18 June 2012

Thoughts on "A Statement of the Traditional Southern Baptist Understanding of God's Plan of Salvation"

I know that I'm late to the party on this one, but pastoral and family duties have captured my attention over the last three weeks.  So, I'm just now sitting down to digest the document that has created the most recent stir around the SBC.  The statement was posted on www.SBCToday.com on May 30, and entitled "A Statement of the Traditional Southern Baptist Understanding of God's Plan of Salvation."

I guess it was just a matter of time before one group fired the first serious shot at the other in the growing tension among Calvinists and Anti-Calvinists in our convention.  This is unfortunate, but not surprising.  Hopefully, we will quickly agree to a cease fire, before this brouhaha escalates.

Just after a cursory reading of the statement two immediate observations are clear.  First, the document appears to be the product of fear.  Second, through the statement, Calvinism itself is mischaracterized through oversimplification and overgeneralizing.

In the preamble, the statement identifies a growing menace in the convention whom it labels the "New Calvinists."  The document recognizes that Baptist history in undeniably filled with both those who have been Calvinists, those who lean toward Calvinism and those who lean away from it.  However, the author(s) of the statement fear that "some New Calvinists seem to be pushing for a radical alteration of this long-standing arrangement."  The preamble draws up a clear "us" versus "them" mentality on the issue of Calvinism.  The document speaks for an unidentified "they" who "do not want Calvinism to become the standard view in Southern Baptist life."

What is clear is that the writers of this document fear Calvinism.  It reads as if a conspiracy is afoot to impose a Calvinistic understanding of salvation into our convention.  Although I have, like many others, observed a clear resurgence of Calvinistic theology in our convention, especially among the younger generation, I have not perceived any movement to amend our confession of faith to make it more Calvinistic.  I have not heard of any desire to make Calvinism a litmus test for employment or appointment.  However, it would appear that those who oppose Calvinism have an anticipation of such things, which is creating this fear, which has caused them to pull the trigger with this statement.

The document is made up of ten articles that alternate between "We affirm" statements and "We deny" statements.  There are 10 of the former and 15 of the latter. The "We affirm" statements generally repeat what the Baptist Faith and Message clearly affirms.  Therefore, the "We affirm" statements don't really serve a constructive purpose.  They simply repeat positive statements that already exist in our convention's confession of faith. 

The focus of the document is the "We deny" statements.  In other words, this is what the author(s) really wanted to say!  Most of the "We deny" statements are direct shots at their understanding of Calvinism and its theological implications.  As I read these statements, I can see the proverbial straw man being erected so the fight can commence.

According the statement, a Calvinist's understanding of grace necessitates a denial of man's free will.  Additionally, a Calvinist's understanding of predestination, sin, election, and God's sovereignty necessitates a denial of man's free will.  Here seems to be the rub for these self-proclaimed "traditionalists" - they fear Calvinism strips man of his free will and negates or ignores all the biblical content related to appeals to man's volition.  This is not a surprise and it's certainly nothing new.  This has been the charge consistently laid against Calvinism since the Reformation.  However, I believe the typical Calvinist would allow for a great deal of mystery in regards to these matters that would not allow for such simplification.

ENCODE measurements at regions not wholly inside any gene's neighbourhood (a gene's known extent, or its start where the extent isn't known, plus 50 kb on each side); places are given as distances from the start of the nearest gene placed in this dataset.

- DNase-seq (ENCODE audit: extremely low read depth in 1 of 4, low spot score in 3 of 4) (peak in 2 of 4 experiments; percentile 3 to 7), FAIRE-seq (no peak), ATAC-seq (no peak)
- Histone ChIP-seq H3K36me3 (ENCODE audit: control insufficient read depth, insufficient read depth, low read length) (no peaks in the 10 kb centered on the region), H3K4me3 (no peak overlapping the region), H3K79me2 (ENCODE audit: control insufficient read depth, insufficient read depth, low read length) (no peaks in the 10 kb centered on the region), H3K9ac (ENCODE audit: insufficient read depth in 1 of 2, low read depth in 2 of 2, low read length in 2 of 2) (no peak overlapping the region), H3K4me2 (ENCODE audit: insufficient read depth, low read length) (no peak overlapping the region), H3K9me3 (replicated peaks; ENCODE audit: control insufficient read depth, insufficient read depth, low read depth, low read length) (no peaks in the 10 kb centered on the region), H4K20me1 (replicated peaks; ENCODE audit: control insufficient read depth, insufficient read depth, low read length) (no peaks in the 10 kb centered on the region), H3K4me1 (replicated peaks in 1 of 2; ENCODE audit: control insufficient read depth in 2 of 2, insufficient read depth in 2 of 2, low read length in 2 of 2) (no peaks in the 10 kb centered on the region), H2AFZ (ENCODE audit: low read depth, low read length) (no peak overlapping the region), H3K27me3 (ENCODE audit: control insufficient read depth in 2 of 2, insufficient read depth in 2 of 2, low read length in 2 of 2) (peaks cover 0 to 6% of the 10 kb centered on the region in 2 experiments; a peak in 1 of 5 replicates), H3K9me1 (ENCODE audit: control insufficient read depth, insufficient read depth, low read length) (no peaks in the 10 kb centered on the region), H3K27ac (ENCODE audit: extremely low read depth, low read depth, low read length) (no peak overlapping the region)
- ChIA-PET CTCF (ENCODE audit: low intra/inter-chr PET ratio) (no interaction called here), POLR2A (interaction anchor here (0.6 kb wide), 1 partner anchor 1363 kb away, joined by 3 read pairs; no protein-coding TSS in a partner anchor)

A person once asked Charles Spurgeon, who was a Calvinist, how he could reconcile God's sovereignty and man's responsibility.  His response was, "I don't try to reconcile friends." The typical Calvinist understands that this mystery is part of our faith, just as is the Trinity and the Incarnation.  To create a false dichotomy between the two is theologically fallacious and damaging to our fellowship.

Calvinism is an explanation of the Gospel; it's not the Gospel itself.  Certainly, there are practical implications for methods based upon one's theology.  In other words, a commitment to a certain theological understanding will inevitably shape ministry practice.  But I believe the "traditionalists" fear the exceptions rather than what has always been normative for Calvinists within Baptist life.

The Baptist Faith and Message has  more than adequate statements on salvation and grace that are theologically inclusive.  Calvinists and non-Calvinists alike can embrace with no reservation the carefully selected language.  Then each can add their own personal commentary, according to their own study of the Word, in their preaching and writing.  However, the commentary ought not be a source of acrimony in the convention.  We should allow such discussions to produce greater understanding and cooperation as "iron sharpens iron."  And you can't put metal to metal and not have a few sparks fly!  But after a flurry of sparks settle the product should be sharper minds biblically and theologically in a genuine spirit of Christian charity.  Let's just make sure we are sharpening our minds and not weapons, guarding our hearts from fear, despair and contentiousness, and staying focused on working together for Christ and His Kingdom.   

               

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